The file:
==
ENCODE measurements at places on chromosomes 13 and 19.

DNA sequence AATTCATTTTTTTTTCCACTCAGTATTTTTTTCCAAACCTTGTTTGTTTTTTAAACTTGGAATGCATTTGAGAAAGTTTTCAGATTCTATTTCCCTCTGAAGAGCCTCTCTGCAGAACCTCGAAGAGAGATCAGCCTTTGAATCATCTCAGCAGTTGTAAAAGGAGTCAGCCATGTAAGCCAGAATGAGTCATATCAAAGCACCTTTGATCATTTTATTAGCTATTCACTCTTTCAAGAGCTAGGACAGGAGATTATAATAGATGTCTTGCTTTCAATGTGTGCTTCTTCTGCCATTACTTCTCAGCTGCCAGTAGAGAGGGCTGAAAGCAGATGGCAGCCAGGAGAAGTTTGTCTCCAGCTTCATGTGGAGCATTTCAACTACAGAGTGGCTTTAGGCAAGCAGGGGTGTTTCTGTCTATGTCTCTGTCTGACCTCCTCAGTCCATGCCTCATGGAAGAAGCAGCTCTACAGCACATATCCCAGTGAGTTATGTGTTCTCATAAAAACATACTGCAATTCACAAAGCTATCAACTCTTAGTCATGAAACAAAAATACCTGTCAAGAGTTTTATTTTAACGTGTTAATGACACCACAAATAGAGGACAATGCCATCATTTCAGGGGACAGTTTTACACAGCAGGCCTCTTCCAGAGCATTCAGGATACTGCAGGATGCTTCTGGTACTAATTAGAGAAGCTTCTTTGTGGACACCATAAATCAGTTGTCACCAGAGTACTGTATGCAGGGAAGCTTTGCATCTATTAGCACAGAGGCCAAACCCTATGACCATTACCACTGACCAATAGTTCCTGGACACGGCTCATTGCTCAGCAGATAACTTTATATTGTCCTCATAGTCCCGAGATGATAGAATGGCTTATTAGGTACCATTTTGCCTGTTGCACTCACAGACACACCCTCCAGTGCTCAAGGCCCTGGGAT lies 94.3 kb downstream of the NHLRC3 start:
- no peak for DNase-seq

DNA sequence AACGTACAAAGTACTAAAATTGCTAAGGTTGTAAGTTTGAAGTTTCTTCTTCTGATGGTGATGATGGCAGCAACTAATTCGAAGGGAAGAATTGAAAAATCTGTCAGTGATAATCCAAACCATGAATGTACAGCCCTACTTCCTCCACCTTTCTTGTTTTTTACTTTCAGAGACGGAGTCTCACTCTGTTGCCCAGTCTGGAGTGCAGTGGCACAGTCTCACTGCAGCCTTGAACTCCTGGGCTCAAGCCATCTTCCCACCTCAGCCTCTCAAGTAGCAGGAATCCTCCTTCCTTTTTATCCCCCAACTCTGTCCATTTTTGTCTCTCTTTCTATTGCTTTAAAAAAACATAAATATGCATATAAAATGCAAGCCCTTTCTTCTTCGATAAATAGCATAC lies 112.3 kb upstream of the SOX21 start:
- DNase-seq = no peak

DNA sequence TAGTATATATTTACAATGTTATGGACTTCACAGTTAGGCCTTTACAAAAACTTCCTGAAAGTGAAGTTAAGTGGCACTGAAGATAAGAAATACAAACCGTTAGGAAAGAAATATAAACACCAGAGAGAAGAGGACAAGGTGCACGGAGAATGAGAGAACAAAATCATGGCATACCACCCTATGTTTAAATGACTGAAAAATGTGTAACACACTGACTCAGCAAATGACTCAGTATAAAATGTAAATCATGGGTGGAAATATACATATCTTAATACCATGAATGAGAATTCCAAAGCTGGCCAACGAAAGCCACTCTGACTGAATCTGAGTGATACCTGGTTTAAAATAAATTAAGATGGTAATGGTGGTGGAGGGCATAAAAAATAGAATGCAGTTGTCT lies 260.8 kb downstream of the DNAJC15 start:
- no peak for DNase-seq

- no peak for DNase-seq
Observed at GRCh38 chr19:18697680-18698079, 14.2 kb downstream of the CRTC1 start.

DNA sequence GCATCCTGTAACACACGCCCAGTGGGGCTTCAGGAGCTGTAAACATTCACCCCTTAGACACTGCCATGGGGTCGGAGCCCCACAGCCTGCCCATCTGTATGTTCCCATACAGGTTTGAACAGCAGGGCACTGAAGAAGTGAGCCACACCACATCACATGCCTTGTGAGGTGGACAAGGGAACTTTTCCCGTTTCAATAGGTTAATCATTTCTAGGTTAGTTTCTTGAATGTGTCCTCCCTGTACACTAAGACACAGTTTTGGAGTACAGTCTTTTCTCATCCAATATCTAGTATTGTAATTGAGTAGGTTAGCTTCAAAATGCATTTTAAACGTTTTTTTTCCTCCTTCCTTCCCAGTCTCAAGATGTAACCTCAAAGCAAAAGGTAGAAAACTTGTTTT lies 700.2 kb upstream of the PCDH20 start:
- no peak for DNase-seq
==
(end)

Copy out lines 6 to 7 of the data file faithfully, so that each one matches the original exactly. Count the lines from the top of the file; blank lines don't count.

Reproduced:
DNA sequence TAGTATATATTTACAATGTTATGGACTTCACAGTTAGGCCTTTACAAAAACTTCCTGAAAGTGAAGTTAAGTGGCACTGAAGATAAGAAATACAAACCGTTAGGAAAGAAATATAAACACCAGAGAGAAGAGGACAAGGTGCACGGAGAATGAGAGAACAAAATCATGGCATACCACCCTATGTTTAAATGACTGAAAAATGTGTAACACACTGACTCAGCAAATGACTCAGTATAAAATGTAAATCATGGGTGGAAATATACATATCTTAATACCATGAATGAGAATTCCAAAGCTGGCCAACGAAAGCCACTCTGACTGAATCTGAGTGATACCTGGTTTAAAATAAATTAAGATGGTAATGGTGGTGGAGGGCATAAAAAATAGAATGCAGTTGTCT lies 260.8 kb downstream of the DNAJC15 start:
- no peak for DNase-seq